Stop and Think Before Discussing Prior Healthcare

Stop and Think Before Discussing Prior Healthcare

In today’s world, it is common for a patient to see several different doctors during a course of treatment. If careless with comments to patients regarding prior treatment, doctors may find themselves testifying in deposition and/or court. Doctors must realize that critical analysis of another physician’s treatment may become a significant component of a future malpractice claim against that physician.

There are many situations in which a patient’s symptoms or conditions are amenable to a number of acceptable treatment options. Naturally, what one physician may consider the best treatment under the circumstances could be a second or third option in the mind of another physician. While most doctors are aware that all three treatments may be appropriate – and undesirable outcomes can and do occur in the absence of medical negligence – the patient is not as likely to see things in this light.

Medical malpractice lawsuits often arise from a patient’s belief that he or she was provided substandard care, yet the vast majority of patients do not have sufficient medical knowledge to accurately evaluate whether a physician has provided the appropriate level of care. California courts “have consistently held that a physician is required to possess and exercise… a reasonable degree of knowledge and skill that is ordinarily possessed and exercised by other members of his profession in similar circumstances.'' Landeros v. Flood (1976) 17 Cal.3d 399, 408. The standard of care is solely “within the knowledge of experts… and can only be proved by their testimony.” Alef v. Alta Bates Hospital (1992) 5 Cal.App.4th 208, 215. How then, does the patient determine that a breach of the appropriate standard of care has occurred?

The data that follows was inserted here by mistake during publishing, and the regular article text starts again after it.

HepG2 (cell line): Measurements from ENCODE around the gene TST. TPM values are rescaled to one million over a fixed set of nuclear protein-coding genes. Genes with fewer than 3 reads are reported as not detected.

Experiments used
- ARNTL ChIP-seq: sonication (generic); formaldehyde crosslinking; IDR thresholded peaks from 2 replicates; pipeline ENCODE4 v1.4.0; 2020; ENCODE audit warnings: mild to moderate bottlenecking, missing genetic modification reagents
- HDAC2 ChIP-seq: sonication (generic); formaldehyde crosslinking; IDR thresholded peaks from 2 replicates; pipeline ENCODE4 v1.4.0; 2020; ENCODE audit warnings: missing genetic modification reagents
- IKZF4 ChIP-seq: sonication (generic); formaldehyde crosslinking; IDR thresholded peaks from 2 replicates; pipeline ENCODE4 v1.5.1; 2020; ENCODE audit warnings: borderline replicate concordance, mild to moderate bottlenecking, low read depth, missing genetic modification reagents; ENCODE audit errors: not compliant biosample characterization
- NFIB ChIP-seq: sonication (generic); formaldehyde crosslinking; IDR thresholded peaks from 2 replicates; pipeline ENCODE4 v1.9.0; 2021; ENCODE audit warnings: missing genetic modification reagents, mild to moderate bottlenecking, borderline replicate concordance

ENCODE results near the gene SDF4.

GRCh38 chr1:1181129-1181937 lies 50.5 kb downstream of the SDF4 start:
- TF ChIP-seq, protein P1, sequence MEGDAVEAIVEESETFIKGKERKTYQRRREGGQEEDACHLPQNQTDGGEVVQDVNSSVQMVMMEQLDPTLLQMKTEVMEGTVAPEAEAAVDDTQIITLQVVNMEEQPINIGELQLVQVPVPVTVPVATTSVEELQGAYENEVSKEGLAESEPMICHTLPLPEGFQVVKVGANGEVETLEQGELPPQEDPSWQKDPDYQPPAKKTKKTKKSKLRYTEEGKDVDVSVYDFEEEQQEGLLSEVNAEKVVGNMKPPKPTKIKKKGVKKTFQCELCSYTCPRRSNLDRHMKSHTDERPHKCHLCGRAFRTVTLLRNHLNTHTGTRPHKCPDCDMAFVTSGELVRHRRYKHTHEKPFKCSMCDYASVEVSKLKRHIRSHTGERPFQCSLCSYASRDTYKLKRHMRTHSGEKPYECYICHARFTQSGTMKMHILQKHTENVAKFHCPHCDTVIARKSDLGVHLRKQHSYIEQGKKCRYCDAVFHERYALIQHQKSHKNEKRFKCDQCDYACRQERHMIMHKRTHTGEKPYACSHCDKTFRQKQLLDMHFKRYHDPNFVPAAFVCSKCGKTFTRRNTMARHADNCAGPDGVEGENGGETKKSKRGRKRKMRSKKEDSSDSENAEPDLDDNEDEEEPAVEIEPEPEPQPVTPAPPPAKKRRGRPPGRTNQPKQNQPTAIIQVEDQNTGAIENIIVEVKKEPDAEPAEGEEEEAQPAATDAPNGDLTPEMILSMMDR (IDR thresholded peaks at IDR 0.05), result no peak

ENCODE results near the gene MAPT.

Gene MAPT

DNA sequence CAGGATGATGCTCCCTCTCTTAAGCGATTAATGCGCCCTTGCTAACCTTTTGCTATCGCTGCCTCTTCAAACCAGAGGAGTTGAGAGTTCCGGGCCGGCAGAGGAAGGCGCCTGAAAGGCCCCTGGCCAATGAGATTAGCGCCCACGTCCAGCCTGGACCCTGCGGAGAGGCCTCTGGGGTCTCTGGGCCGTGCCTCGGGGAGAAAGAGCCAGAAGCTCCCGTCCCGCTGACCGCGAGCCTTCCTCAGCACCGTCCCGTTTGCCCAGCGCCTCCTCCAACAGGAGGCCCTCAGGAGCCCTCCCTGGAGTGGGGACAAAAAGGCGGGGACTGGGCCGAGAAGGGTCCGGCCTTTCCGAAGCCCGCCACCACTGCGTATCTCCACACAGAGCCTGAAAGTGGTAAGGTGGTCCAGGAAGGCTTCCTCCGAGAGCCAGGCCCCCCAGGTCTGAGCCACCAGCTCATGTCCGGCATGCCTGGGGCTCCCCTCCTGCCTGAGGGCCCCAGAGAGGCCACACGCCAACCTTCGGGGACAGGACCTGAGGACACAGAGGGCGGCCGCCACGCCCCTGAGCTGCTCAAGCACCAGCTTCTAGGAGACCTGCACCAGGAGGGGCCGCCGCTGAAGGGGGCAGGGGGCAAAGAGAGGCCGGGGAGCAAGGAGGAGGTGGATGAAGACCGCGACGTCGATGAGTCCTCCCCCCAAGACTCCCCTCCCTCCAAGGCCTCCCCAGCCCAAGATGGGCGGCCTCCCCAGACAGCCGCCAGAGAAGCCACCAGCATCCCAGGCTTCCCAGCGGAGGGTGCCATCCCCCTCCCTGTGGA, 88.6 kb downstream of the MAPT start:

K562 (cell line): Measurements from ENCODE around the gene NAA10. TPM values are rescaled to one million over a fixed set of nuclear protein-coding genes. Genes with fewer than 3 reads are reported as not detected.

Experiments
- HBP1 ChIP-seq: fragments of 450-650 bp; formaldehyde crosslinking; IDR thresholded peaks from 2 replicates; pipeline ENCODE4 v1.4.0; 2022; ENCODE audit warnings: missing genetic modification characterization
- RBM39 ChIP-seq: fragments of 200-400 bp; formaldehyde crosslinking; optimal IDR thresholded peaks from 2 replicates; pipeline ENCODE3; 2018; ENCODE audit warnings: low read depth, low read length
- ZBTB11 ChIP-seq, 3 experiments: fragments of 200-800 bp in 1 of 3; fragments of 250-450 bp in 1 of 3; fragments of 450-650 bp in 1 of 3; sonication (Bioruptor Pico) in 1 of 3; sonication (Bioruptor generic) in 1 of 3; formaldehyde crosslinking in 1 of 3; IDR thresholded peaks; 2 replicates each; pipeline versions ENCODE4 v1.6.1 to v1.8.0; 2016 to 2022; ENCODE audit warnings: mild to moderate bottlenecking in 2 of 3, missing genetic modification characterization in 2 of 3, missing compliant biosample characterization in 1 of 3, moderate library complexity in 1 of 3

More often than you may expect, words or actions of subsequent treating physicians are the catalysts for patients to initiate a claim for malpractice. Although indictment of a prior-care physician may not be intentional, the subsequent treating physician must be aware of the patient’s propensity to presume substandard care when they have experienced an adverse outcome. A statement as simple as “this is an unfortunate result,” “I usually don’t see this type of outcome,” or even negative body language when analyzing a previous physician’s work can spark doubt in a patient regarding quality of the previous care and resultantly link the doctor to future litigation.

If called to testify exclusively about whether he or she made certain statements to the patient, the subsequent treating physician will qualify as a percipient witness. Percipient witnesses testify to the veracity of whether certain events occurred. Blacks Law Dictionary 1295 (7th ed. 1999). Other physicians will be retained as expert witnesses to offer opinions on those events as they pertain to liability. Id. The distinction is vital because, as a percipient witness, the doctor is injected into the case as a part of the evidence against the prior physician, while an expert witness merely serves to evaluate the evidence presented against the prior physician. Qualifying as a percipient witness may create several undesirable consequences for treating physicians.

First, the decision to serve as an expert witnesses at trial is voluntary, whereas percipient witnesses are subpoenaed by the court and can be subject to charges of contempt for failure to testify. Second, percipient witnesses are compensated a nominal fee of thirty-five dollars per day plus gas mileage for their day in court, while equally trained experts typically receive several thousand dollars per day for their testimony. California Government Code §§ 68092.5 and 68093. Third, a doctor’s critical comments to a patient will in turn be scrutinized by expert witnesses at trial. Finally, the testimony will affect the doctor’s reputation in the medical community, not to mention the impact it will have on their future relationship with the now-defendant physician.

Thus, when it is necessary to address a prior physician’s treatment, stop and take a moment to think about how your comments may be perceived by the patient. Preface comments regarding unfavorable results with an explanation in support of the prior physician’s treatment. Proper communication with patients may help reduce litigation and limit your chances of involuntarily becoming a percipient witness at deposition and/or trial.


This article appeared in the January 2007 issue of MD News Magazine. 

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